Christians, and my brothers and sisters, of the twenty-first century, what great and profound joy came over me when in that “moment of God,” the Second Vatican Council, the embers of the “Church of the Poor” were set aflame. At that time I relived my struggles, my ideas and ways of thinking, my faith, my experience, my whole life. I even felt rejuvenated–blessed be God–in my innermost roots. But I tell you with equal sincerity that my spirit is vexed when I discover that such expression, “Church of the Poor,” is often no more than an elegant literary phrase or simply a statement of good intention. I cannot understand how is it that there are still Christians who spend countless hours wondering who the poor are and where to find the marginalized and the excluded. There Christians, moreover, who attach strange labels of suspicion on many followers of Christ who spend and expend their strength to bring the Good News to the most disinherited upon earth.
I was never one to give high-sounding counsels. “All that we have to do is to work,” I wrote on one occasion. But you will please forgive me for my audacity to bare my soul to you in the manner of one leaving behind an eternal and lasting testament. I would like to be quite clear on what I would like to leave you: do not forget ever two rights granted to the Church by the foundational Bill of Gospel Rights: the right to be persecuted and the right to be with the poor. Never renounce the right to be always, happen what may, on the side of those who have become the tragic byproduct of today‚s world.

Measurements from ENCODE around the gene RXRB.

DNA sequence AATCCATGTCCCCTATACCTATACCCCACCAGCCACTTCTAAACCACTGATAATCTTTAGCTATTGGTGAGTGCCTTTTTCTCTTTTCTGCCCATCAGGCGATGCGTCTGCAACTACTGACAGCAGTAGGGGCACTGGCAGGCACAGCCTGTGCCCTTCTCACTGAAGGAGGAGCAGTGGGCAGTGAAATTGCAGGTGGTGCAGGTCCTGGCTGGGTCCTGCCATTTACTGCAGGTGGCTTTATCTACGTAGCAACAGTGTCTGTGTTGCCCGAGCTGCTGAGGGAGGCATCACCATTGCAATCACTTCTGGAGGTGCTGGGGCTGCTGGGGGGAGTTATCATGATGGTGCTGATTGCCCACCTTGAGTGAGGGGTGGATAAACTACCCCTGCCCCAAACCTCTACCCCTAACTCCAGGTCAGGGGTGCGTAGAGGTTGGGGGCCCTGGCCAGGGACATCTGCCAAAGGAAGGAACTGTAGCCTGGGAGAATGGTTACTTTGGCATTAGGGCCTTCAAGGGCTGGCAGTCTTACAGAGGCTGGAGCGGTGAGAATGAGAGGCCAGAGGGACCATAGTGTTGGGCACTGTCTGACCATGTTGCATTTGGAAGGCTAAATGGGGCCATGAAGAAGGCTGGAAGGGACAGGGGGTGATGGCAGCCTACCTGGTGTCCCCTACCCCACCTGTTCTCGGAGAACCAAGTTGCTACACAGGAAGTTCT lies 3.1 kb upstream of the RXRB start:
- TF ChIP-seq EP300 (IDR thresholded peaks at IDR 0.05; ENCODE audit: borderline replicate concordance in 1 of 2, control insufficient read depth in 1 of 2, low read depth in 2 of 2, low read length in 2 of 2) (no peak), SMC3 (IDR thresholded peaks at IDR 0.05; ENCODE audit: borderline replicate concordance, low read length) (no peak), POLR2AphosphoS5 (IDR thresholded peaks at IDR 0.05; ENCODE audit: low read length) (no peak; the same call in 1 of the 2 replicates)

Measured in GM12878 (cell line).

From up here, it is easy to see which things are important. Do not, for example, fall into the temptation of looking so much inward that you lose sensitivity toward those who are at the margins. “Intra-ecclesial and juridical” problems have their importance, but it would be sad should they stop us from addressing something unquestionably urgent: the agony that God himself goes through in those who are oppressed. This, yes, is a problem of vital importance.
I always rejected Manichaeism. And today it scares me that there are still, strangely enough, two kinds of Christians: those of the “first commandment” and those of the “second commandment.” The former break their Christianity apart by „”oving God without loving their neighbor.” The latter profess that “they love the neighbor outside of God.” But I myself do not find any correct attitude other than the one I tried to live and teach: to give ourselves totally to God in total service of the poor.
Christians, and my brothers and sisters, of the twenty-first century, what would Monsieur Vincent do today? What I always did. To discover the will of God in a sign that is as simple as it is risky: in the events in the lives of the abandoned and in their needs. There is no other indisputable option for us but this: to take part in the integral liberation of the poor. This is the gospel way that I want to remind you of. In comparison to this, everything else is relative. For, as one of your writers today has said, „one who refuses to give a hand to the wounded is not a Christian, and it matters little what one does later on with this hand.
Translation offered by Ross Dizon.
The original Spanish is available at http://www.famvin.org/es/article.php?sid=461